Heart of the World

Here in this headwaters sanctuary, bones and blood of the planet lay exposed.

I am sitting amidst the high sources of one of the wildest, most beautiful streams I’ve ever seen; in one of the wild hearts of the world. The earth has more than one wild heart, and each is a center of renewal, resilience and beauty. Some are larger than others, but size has not much to do with the potency of such places. Here in this headwater sanctuary, bones and blood of the planet lay exposed, stone and water, essential as fire — no, more so. Out of this place and places like it, all things come.

Water begins here; gelid, clear, consummately clean; melted out of ice that might be 1,000 years old. Or older.

Soil begins here; the reduction of billions of leaves of layered stone, first to behemoth, castoff, cubic chunks of time; then to boulders, to cornerstones, to flagstones, to cobbles, shards, gravel, sand, soil, and finally dust as fine as flour.

Here are bees and birds undisturbed by insecticides or well-intentioned feeders; free-range rodents, unhindered by humans, hunted by unhunted coyotes and cats; goats, golden eagles, hummingbirds and Stellar jays that don’t know what we are, all carrying forward in their flesh wildness of the most profound type.

Grasses, berries, forbs and flowers bloom here in the harshest conditions, setting genetic examples for how to deal with stress.

Mule deer. Elk. Wolves. Bears. Picas. Clark’s nutcrackers. Moose. Us. All breathe oxygen unsullied by hydrocarbons. And over all lays silence enough to still the world’s most frantic souls. And under the silence, if you listen, you may hear the heartbeat of a planet.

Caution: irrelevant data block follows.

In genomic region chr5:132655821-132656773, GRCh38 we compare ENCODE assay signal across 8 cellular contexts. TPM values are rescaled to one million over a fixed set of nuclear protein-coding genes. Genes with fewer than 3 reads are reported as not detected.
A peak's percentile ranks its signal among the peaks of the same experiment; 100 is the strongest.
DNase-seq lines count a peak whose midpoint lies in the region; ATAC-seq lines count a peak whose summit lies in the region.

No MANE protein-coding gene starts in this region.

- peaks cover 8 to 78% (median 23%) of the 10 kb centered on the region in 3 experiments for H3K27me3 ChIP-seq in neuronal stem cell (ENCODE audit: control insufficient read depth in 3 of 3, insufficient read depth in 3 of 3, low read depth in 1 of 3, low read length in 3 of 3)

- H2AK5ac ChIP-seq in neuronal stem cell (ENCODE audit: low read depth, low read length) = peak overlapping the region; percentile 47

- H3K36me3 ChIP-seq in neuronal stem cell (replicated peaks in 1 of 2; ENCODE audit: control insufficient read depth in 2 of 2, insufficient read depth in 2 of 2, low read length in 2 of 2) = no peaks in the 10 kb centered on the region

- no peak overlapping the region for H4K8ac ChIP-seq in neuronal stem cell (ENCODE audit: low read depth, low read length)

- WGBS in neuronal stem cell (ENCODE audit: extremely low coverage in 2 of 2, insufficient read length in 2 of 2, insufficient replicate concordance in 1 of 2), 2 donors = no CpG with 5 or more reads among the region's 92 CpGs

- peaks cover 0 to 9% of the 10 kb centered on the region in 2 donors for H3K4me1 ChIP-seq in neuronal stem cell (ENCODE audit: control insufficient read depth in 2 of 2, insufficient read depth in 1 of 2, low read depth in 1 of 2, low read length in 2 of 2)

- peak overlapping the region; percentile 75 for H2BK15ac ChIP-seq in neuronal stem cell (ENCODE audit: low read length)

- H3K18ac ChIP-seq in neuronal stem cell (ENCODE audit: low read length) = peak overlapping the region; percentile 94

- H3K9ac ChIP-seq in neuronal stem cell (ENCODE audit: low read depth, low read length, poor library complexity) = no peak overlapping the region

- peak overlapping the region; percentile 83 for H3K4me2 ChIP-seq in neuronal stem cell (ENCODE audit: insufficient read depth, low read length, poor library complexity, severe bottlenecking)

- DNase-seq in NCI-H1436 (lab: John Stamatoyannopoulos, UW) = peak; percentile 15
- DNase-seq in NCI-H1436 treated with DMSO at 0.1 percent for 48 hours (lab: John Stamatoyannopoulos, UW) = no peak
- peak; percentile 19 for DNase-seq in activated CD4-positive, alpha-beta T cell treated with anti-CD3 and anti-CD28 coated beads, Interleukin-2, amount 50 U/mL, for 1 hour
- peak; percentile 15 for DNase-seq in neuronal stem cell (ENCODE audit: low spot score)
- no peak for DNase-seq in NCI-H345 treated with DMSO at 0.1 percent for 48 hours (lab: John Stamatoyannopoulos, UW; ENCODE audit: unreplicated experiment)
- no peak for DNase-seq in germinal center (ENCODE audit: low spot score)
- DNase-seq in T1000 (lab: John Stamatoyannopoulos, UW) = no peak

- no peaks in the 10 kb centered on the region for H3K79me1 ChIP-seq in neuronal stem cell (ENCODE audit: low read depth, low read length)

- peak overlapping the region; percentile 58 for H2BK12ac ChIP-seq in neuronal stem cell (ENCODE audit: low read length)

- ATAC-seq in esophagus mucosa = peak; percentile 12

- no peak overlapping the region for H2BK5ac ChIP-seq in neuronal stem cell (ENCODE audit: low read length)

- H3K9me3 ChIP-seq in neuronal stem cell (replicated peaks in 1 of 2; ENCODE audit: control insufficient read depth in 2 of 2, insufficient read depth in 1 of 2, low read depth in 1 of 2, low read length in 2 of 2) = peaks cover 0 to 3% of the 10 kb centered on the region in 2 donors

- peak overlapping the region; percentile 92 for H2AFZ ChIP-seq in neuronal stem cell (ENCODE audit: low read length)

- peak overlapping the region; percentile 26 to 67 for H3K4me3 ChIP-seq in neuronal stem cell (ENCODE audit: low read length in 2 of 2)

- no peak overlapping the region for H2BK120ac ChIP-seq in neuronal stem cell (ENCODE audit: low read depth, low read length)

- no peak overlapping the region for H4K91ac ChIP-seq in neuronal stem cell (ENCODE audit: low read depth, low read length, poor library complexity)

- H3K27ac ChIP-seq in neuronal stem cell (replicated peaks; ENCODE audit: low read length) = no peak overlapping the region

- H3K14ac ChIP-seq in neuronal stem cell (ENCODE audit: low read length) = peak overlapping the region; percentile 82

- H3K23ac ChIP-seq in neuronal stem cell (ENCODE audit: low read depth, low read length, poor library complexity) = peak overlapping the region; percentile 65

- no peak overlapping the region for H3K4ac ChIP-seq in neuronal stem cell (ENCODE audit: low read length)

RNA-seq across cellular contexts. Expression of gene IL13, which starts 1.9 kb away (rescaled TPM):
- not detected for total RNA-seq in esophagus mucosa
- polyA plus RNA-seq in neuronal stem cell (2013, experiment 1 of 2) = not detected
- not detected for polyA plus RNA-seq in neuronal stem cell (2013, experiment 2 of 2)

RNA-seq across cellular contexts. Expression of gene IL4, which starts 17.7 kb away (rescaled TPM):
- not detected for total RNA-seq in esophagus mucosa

We humans are not the pulse of the earth, just an element of the flesh. Without what begins here, we would be dust and vague notions God never got around to inventing for lack of parts. Like everything else here, we are built with the tools of time and gravity, extraordinary circumstance and dumb luck. We are no more — or less — wondrous than rodents, bobcats, coyotes, elk or hummingbirds.

We may think the earth belongs to us, but we are a possession of the planet, not in possession of it. And we can’t escape. We are here for life, and for many more lifetimes, until — if ever —we become able to lift ourselves toward the glimmering stars we beheld last evening unhindered by artificial light.

Some wonder what the value is in keeping places like this just for what they are. If they come to rest in this place alone and feel the slow and elegant rhythm of time within wilderness, or sit and talk with friends, as I did last night beneath the glittering band of the Milky Way, they might better understand. If they sweat and suffer the travail of a heavy pack and a rocky trail — or survive a bout with alder and devil’s club hell — to arrive in this bit of heaven, they might better understand. If they witness one of their own children work through such a place and come to understand that they are braver, tougher, more capable than they imagined themselves to be, they might better understand.

I’ve had those privileges, those moments, those opportunities. They are indelible parts of my memory and sparkling hopes for my future. Until I can’t, I will return to the hearts of the planet I have visited, and seek out new ones to visit. There, I will find myself refreshed, renewed and re-created. Out of the ancient, I will extract something brand new, a refreshed perspective of life that can’t be created by any forces except time, space and a wild, wild place.